Putin's rhetoric and actions belie the Reset says FPI Policy Advisor John Noonan

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By way of Reuters, a troubling interview with Prime Minister Vladimir Putin:

Russia's paramount leader, Prime Minister Vladimir Putin, hinted on Monday he would return to the presidency in 2012 for six more years and said democracy protesters marching without permission deserved to be beaten...

In Monday's interview, Putin robustly defended police crackdowns on pro-democracy protesters in recent months. He said those who marched must obey current laws requiring them to seek advance permission from local authorities.

"If you get (permission), you go and march," Putin said. "If you don't - you have no right to. Go without permission, and you will be hit on the head with batons. That's all there is to it."

That's the kind of rhetoric you'd expect from a man who just spent the last few days hunting whales with crossbows and delivering stern warnings to Russia's bear population. Aside from the fact that Putin is wholly comfortable with discussing cracking protesters' skulls in a public forum, these latest reports are revealing.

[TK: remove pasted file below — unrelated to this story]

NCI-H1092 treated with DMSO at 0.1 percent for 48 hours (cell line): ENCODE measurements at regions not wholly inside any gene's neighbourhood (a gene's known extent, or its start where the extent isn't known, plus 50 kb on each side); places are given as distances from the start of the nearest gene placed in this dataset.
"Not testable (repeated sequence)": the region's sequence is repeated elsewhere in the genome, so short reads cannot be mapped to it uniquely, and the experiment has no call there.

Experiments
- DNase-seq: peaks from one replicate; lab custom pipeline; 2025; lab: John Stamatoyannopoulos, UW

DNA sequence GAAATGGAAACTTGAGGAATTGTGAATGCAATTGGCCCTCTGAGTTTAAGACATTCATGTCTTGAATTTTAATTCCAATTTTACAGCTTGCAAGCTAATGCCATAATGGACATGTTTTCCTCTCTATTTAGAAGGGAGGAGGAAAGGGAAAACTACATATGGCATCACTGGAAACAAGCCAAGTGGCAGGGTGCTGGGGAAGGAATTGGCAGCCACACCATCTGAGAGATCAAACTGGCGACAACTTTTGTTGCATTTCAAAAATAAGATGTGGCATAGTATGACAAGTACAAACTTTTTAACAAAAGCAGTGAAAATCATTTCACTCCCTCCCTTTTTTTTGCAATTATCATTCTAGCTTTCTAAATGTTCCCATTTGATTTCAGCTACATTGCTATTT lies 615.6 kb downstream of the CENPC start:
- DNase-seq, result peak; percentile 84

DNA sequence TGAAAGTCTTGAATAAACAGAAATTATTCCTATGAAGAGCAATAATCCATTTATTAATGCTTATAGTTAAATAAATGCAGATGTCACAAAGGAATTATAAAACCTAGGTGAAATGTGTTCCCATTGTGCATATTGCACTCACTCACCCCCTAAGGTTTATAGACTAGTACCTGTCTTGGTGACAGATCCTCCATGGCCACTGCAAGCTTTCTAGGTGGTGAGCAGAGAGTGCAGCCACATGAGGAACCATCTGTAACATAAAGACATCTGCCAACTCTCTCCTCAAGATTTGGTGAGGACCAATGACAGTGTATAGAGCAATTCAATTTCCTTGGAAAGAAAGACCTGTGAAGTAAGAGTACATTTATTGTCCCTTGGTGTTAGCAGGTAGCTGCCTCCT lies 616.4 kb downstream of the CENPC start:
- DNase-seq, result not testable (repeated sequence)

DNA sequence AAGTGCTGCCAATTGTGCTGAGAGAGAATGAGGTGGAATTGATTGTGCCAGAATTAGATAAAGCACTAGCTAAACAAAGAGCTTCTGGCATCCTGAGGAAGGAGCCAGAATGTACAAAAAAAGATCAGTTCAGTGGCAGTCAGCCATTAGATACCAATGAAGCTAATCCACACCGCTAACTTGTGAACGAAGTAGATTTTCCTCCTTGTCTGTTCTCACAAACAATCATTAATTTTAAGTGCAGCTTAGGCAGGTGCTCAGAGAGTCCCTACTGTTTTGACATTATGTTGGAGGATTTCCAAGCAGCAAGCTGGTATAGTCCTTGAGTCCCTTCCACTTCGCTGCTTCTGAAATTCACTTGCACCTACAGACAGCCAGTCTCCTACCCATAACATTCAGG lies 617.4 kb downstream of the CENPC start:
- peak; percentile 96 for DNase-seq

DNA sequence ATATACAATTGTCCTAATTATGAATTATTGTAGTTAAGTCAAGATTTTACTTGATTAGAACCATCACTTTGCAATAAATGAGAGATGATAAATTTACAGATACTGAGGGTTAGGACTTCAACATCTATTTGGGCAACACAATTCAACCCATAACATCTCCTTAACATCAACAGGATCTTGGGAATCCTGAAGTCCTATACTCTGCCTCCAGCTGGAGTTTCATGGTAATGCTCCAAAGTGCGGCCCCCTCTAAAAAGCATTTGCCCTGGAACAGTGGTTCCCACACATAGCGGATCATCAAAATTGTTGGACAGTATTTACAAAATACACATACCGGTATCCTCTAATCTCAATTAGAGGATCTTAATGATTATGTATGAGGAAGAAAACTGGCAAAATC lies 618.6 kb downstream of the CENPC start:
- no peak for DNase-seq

First, Putin seems uninterested in pretending that Russia is still a democracy -- a farce that had, admittedly, gone on long enough. Second, he unapologetically mocks Western diplomatic engagement, which is bold even by shoe-thumping Russian standards. Putin said that a "long term rearming of Georgia" is currently underway (a blatant falsehood, considering Georgia can't even get M4 replacement parts or a few training Humvees for Afghanistan), while Moscow continues to violate the French-brokered ceasefire agreement after the 2008 South Ossetia War. As an aggressive underscore to this point, Russia recently shipped the advanced S-300 SAM system to South Osseita and Abkhazia, allowing them to hold most of Georgian airspace at risk. 

Even President Obama's vaunted reset policy isn't safe. Despite the fact that Obama unilaterally yanked ballistic missile defense from Poland and the Czech Republic, and allowed language potentially damaging to U.S. BMD plans for Iran into the new START treaty, reaction to Washington's engagement efforts bordered on hostile. 

Putin also criticised U.S. plans for anti-missile systems in central Europe, saying that although Washington had abandoned plans to station missile batteries in Poland, there could still be a radar base in the Czech Republic and other countries in the region might host elements of the system.

"So where is this 'reset' ?," Putin asked. "We don't see it yet in this area."

Now there's some common ground. We don't see it either.

- Originally posted on The Weekly Standard Blog

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